Like his kindred spirits in the cathartic bitter-nerd movement of the
late-'70s/early-'80s (Elvis Costello, "Angry Young Man"era Billy
Joel), Jackson converted all his social and romantic disappointments
(pretty women walking with gorillas, growing old before his time,
Gallagher [!] ridiculing his homeliness by asking "Does Joe Jackson
have to be in his videos?") into sardonic diatribes with peppy hooks.
As the only artist who can claim to have covered the Andrews Sisters
and been covered by Anthrax, Jackson boasts extraordinary range,
dabbling in swing, reggae, jazz, and salsa. He concentrated on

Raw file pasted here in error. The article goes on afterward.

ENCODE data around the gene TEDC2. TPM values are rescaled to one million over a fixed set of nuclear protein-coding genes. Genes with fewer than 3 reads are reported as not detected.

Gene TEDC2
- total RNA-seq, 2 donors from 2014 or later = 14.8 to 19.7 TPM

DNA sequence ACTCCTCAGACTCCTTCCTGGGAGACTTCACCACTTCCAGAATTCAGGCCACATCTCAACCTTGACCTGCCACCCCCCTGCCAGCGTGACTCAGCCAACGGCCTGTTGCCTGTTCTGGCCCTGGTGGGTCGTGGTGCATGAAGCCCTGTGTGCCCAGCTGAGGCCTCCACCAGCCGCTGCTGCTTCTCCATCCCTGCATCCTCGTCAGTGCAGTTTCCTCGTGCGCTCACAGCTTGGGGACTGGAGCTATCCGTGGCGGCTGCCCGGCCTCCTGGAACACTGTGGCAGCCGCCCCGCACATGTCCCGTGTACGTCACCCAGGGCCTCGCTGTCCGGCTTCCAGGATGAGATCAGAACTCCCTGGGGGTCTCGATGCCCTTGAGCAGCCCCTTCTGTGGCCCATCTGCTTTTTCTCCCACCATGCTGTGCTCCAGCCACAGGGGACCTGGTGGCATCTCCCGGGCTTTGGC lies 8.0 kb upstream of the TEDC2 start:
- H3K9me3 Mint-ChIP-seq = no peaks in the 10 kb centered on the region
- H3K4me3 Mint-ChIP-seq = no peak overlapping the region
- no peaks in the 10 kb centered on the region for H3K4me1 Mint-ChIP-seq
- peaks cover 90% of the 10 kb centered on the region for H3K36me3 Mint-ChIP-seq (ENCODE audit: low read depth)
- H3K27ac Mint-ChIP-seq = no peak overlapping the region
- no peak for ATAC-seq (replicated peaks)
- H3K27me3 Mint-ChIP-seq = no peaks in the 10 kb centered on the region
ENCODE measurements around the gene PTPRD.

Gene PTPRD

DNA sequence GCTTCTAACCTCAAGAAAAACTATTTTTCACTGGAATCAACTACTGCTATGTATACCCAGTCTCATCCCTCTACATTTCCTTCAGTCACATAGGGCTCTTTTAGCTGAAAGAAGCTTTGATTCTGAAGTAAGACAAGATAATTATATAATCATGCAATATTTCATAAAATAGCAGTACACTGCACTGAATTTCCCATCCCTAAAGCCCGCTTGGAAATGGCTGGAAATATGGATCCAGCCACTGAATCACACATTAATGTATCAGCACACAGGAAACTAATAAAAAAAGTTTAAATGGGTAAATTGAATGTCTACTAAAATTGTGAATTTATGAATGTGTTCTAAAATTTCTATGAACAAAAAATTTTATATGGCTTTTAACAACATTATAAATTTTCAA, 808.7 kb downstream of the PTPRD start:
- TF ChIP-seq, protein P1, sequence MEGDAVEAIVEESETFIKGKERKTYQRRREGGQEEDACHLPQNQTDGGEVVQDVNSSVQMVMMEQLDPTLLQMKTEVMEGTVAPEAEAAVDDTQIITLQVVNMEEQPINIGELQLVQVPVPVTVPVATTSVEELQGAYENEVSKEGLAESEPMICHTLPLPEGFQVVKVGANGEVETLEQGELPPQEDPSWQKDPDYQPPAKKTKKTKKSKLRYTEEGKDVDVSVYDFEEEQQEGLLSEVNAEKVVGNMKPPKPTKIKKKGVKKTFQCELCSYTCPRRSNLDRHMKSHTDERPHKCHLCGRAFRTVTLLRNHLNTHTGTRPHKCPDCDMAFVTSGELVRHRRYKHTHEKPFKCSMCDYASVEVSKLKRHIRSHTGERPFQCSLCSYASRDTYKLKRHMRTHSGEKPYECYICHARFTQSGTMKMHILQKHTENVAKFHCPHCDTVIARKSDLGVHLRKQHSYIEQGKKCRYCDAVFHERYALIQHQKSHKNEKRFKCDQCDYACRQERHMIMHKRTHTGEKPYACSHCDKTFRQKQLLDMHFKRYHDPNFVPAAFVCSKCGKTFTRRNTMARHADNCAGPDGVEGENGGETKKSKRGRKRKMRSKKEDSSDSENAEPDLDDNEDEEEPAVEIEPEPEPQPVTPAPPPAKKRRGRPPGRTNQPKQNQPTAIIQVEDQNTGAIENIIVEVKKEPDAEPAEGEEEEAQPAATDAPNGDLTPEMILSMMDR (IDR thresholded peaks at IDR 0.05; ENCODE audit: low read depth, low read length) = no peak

classical composition for a spell, winning a Grammy for 1999's
Symphony No. 1, but for his past few tours and albums he's returned to
the piano-pop realm alongside his early-album rhythm section, bassist
Graham Maby and drummer Dave Houghton. Thanks perhaps to smoking bans,
of which the "Everything gives you cancer" songwriter has been an
outspoken critic, he's recaptured his lyrical crankiness. In concert,
Jackson tinkers with his most familiar melodies (Live 19801986
contains a radically revamped version of "Steppin' Out") and
experimentally rearranges the cover songs he selects (by the Beatles,
XTC, and the Yardbirds, to name a few recent sources). With Mutlu.
Moore Theatre, 1932 Second Ave., 443-1744. 7:30 p.m. $39.50$49.50.
Sun., May 4, 7:30 p.m., 2008